DeWOLF: Sure. I was the director of training for
several years, trained a lot of Advanced Clinical
Course people, quite literally hundreds if not
thousands of them.
What's your motivation for trying to get control
of your father's estate?
DeWOLF: The motivation of it is, um, money. It's--
You want money.
DeWOLF: Yeah, the--
You want a piece of the action that he got by
ripping people off.
DeWOLF: Yes. And, uh--
DeWOLF: Yes. It's a--
DeWOLF: It's a matter of law, not of morality,
and a matter of, of, of gathering up the assets.
I'm not--I'm not the only heir.
Now wait a minute, wait. You say your father was
the Devil, he acted like Hitler, he was a fraud,
he was a drug abuser, he was a person abuser,
he's ripped off countless millions of people,
and you want a piece of that action.
DeWOLF: Yes, as far as the--as far as the assets
are concerned, yes.
Why? Why would you even want to go near that money?
DeWOLF: Because I think I can do some good with
What would you do with it?
DeWOLF: Oh, I'd probably get a--use it to get
involved in Special Olympics, get involved in
helping, uh, retarded, handicapped, um children,
and when all of that was done, probably go fishing.
We have a couple of pictures of, uh, property
that's owned by Scientologists, I guess the, the
Church of Scientology. And, uh, they're pretty
magnificent structures. We'll take a look at one
on the screen right now.
Harrison Hotel in Clearwater, Florida]
OF: Uh, this is located in Florida. They, uh,
had some hearings there last year in Clearwater,
Florida as to whether the church should be there
Centre, Los Angeles, California]
OF: There is another picture which is a celebrity--I
guess a place where celebrities go for their auditing,
and this is out in California. What do you think
the estate might be worth right now?
DeWOLF: We figure that it's in the neighborhood
of a billion dollars.
A billion dollars.
Would you like to have a house like that?
DeWOLF: I don't think my wife would like to clean
But if you had some money, you might get a bigger
Okay. Vaughn Young, you're a Scientologist. What
do you think of, uh, the arguments, the motivations,
the definitions that have been co, caused by Ron
YOUNG: Well, a lot has been said and I congratulate
you on bringing out the motivation because it's
actually changed over the number of months; it
was "to protect my father's estate",
other times it was "to protect the heirs".
So now we get down to the nitty-gritty--
What was said was true--
YOUNG: But really, really, what--there's, there's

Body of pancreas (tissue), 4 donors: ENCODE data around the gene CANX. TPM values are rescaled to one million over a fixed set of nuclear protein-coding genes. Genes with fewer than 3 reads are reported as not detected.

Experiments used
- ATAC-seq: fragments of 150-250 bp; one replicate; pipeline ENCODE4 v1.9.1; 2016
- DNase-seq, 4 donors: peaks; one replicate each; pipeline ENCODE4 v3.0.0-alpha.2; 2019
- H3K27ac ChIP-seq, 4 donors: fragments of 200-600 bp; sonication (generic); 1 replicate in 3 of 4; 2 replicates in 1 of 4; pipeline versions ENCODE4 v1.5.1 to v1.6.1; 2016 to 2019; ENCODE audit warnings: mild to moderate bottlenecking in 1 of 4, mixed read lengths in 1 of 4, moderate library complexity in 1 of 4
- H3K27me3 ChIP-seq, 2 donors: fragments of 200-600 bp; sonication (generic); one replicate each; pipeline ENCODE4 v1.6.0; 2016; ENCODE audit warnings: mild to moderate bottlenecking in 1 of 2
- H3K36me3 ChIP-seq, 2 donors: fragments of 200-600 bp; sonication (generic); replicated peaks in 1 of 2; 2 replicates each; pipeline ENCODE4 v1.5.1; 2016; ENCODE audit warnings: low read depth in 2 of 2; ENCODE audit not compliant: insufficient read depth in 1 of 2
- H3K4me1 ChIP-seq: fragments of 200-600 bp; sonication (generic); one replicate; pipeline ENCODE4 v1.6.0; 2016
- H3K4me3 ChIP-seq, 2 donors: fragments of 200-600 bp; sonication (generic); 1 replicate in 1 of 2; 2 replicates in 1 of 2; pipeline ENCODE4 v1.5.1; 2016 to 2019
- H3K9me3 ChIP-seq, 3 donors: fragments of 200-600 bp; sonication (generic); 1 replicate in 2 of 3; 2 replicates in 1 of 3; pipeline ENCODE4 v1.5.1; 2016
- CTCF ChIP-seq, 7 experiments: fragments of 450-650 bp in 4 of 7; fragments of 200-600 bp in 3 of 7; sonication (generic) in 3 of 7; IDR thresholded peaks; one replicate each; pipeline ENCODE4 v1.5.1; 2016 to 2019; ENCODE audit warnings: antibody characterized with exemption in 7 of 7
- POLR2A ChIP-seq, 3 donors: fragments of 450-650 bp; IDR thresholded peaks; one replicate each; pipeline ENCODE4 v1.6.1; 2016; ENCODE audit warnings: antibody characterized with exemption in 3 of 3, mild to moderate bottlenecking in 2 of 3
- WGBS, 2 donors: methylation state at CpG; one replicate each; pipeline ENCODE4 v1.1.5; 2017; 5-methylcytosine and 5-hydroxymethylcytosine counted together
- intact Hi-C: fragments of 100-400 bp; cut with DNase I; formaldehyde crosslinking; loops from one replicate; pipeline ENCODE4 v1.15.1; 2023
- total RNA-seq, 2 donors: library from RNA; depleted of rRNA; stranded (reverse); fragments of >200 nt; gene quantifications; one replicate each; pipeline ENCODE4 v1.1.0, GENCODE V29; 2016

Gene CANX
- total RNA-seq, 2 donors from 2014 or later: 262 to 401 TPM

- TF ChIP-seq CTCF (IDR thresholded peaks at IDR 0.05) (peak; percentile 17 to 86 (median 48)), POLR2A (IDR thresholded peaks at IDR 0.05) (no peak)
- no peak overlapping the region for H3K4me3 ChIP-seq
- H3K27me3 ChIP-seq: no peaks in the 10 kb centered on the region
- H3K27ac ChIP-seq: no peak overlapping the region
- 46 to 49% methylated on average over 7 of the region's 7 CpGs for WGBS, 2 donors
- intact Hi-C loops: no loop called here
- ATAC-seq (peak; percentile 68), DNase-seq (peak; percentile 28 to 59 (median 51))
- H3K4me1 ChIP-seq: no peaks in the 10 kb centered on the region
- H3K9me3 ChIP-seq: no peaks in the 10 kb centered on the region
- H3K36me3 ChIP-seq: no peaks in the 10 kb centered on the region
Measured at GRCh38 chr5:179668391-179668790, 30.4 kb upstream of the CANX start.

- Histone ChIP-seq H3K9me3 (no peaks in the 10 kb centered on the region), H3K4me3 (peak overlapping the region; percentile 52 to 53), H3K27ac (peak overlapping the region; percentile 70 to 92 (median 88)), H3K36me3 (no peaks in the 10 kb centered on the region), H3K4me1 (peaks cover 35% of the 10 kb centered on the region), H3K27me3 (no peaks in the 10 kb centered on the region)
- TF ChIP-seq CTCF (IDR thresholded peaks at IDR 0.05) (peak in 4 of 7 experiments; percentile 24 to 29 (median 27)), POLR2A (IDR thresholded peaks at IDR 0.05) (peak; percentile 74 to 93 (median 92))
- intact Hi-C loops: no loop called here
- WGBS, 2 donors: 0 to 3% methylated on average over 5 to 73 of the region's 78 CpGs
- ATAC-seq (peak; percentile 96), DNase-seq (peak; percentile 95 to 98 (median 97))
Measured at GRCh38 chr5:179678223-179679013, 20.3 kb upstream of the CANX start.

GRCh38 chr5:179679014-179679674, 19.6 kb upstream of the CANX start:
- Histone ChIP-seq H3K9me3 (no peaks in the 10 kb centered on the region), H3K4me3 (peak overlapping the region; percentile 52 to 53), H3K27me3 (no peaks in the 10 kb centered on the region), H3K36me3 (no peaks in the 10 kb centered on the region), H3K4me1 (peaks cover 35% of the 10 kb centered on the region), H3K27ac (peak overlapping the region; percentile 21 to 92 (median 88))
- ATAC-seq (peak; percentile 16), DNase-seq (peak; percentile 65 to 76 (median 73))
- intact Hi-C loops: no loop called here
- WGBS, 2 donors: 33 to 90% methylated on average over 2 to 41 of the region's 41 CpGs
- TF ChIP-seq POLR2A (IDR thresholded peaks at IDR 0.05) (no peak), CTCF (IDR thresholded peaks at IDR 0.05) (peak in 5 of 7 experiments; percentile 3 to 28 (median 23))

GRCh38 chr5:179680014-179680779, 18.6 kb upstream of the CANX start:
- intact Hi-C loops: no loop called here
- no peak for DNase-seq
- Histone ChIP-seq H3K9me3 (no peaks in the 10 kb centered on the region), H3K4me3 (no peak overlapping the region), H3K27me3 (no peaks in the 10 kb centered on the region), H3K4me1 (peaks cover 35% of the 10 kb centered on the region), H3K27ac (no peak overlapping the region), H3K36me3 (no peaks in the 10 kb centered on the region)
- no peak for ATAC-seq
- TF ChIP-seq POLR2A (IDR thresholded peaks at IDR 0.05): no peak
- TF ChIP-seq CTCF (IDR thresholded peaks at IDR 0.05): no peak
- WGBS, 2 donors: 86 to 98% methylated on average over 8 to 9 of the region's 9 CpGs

another aspect to the thing. Um, Mr. DeWolf, um,
is part of--is part of actually another tradition.
You had, a number of years ago you had Clifford
Irving and his biography of Howard Hughes. You
had Janet Cooke and she won a Pulitzer for what
amounted to be a total and complete hoax. We had
the Hitler diaries. What you have here is "The
Hitler Diaries, Part 2". Mr. Hubbard came
out with, uh, his best-selling book, it's now
on the Time magazine bestseller list, UPI bestseller
list, Battlefield Earth, back in October. Mr.
DeWolf followed on this and suddenly his father
was about to move back into the book-selling business
again, as a writer, and--
This is his fiction--
His science fiction book.
YOUNG: And father was petitioned, I believe it
was in November, end of October, beginning of
November. Knowing that his father is private and
does not care to appear. And the same way that
Clifford Irving counted on, on Hughes.
Now let's get specifically what do you think is
going on here?
YOUNG: What I think there is--
You think L. Ron Hubbard, Sr. is alive?
YOUNG: Oh, yeah.
YOUNG: The judge even said last Friday, that he
says as far as he's concerned, he's alive. And,
um, Mr. DeWolf has two weeks to try to disprove
that. And the judge has already said that he believes
that the communications with Mr. Hubbard are sound
[???]. What there is is here is the case of, like
the "Dearest Daddie" story, the "Dearest
Mommie" story, the, the son who tries to
follow in the father's footsteps in whatever way
he can. Um, Mr. DeWolf, as far as the research
that I've had, um, probably is a matter of what
psychologists call transference--
How do you mean that now? Let's be specific.
YOUNG: That, that he takes his own experiences
and ascribes them to another. Um, along the way,
as far as my own research I interviewed, for example,
um--I mean, it's not pleasant but the allegations
have been made towards his father--a woman that
he knows, he was married to her, that, uh, she's
told me the story--she cried, she shook--about
the beating that was administered for 13 hours.
DeWOLF: Good heavens, no--
What's all that about?
DeWOLF: This was a--I don't know which woman he's
talking about but that's--
YOUNG: Carol Latt [????]--
DeWOLF: 13 hours? No, no--
YOUNG: Well, anyway, I have the police report
when the police were finally called in.
Wait-wait-wait-wait-wait--now, what are you trying
to say here, though?
YOUNG: What I'm saying is, is that the things
that have been described, the stories that have
been described about his father, the black magic,
the drugs, the beatings, the frauds--
YOUNG: --are stories from the man's own life.
Didn't the man grow up in that house?
Grew up in the house for a long, long time.
I mean, how, how do you discount all of that?
DeWOLF: Well, what he's trying to say is, is that
he medically speaking from a psychiatric viewpoint,
um, my father's paranoid. So what he's trying
to say is--
Well, how do you know that? You haven't been in
touch with him since 1959.
DeWOLF: No, because as far as he's concerned the